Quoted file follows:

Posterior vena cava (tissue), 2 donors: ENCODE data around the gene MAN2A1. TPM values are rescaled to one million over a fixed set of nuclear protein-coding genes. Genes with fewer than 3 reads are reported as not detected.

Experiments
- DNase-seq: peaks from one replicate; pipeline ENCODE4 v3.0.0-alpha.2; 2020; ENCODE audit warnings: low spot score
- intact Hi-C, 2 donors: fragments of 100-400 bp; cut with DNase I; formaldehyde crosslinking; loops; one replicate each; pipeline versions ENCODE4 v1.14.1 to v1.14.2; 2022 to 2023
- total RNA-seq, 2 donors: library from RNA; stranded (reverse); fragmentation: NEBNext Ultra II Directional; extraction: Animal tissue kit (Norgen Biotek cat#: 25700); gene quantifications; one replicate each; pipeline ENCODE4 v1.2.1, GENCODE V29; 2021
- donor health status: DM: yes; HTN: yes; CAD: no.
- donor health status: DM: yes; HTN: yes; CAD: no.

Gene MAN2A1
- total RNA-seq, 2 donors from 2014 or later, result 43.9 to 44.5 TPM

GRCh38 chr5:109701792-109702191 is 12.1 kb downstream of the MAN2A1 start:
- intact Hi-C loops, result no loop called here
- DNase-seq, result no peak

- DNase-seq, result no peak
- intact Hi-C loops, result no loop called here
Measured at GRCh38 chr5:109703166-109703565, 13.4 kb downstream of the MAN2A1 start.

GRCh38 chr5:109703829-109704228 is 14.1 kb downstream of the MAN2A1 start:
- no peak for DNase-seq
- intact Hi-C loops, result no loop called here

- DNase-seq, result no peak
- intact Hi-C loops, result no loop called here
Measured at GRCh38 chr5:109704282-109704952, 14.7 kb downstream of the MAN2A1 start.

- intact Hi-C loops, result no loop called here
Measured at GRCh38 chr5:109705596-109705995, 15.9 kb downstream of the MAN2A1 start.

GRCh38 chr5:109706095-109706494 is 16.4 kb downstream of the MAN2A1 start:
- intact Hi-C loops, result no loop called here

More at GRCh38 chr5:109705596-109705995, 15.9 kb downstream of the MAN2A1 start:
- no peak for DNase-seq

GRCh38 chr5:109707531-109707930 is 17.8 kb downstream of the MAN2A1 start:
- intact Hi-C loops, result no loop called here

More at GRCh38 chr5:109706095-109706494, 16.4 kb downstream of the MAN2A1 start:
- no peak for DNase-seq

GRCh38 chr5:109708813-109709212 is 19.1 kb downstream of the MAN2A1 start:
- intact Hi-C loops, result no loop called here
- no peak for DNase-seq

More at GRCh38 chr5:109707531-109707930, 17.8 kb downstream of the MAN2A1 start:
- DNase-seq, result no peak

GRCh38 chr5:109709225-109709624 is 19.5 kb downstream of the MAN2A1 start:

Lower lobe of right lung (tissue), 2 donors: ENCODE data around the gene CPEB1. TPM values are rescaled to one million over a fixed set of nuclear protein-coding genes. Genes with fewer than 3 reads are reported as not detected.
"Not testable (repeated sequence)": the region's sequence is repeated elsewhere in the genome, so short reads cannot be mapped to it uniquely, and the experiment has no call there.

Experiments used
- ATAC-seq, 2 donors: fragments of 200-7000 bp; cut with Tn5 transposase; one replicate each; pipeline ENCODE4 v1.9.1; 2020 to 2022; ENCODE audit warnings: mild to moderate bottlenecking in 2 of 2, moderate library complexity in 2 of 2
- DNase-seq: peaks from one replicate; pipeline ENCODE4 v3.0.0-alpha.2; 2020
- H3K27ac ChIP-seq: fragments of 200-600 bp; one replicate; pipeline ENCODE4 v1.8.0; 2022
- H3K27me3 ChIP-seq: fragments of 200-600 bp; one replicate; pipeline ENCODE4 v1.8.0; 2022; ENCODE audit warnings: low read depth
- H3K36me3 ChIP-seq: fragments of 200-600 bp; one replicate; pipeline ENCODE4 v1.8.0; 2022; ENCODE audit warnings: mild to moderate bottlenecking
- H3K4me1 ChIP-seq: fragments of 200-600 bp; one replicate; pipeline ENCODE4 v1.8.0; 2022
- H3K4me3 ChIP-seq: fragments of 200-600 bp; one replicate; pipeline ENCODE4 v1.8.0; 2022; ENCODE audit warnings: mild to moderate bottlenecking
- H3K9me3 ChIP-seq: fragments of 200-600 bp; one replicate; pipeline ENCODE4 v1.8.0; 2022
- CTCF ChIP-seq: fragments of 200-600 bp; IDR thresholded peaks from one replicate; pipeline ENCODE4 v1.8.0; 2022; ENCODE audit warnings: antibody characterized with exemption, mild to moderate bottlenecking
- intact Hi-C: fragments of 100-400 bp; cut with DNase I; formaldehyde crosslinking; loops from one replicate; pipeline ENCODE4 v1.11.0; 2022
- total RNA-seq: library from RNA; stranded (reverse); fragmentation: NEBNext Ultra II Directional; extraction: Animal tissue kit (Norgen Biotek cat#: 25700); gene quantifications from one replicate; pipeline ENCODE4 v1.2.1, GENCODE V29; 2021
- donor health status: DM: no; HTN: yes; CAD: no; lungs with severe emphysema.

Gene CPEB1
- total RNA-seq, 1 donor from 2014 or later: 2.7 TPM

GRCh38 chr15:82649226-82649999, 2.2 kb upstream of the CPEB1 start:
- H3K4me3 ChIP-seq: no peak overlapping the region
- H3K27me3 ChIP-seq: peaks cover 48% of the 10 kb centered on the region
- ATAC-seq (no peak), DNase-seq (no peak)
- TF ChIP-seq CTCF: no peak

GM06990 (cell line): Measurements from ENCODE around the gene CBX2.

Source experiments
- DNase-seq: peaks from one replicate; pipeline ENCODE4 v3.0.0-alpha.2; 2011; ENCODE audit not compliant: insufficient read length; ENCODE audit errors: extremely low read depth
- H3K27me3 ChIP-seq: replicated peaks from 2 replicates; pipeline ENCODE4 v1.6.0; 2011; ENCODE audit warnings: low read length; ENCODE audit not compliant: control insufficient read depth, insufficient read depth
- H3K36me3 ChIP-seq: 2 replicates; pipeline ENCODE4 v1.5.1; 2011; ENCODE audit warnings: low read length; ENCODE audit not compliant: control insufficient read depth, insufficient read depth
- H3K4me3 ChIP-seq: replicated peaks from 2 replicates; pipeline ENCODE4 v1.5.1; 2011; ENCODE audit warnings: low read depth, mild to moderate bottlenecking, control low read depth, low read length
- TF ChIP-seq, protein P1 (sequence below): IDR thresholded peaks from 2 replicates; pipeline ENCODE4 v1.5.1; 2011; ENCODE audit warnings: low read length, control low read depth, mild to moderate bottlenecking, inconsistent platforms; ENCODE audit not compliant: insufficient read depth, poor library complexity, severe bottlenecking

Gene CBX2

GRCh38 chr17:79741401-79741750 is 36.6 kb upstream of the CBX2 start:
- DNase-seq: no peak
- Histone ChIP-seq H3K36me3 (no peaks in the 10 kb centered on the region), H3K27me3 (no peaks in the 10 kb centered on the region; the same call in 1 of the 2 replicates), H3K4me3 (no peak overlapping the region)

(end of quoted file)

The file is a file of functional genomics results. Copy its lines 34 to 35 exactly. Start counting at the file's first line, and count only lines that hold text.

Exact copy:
- no peak for DNase-seq

More at GRCh38 chr5:109707531-109707930, 17.8 kb downstream of the MAN2A1 start: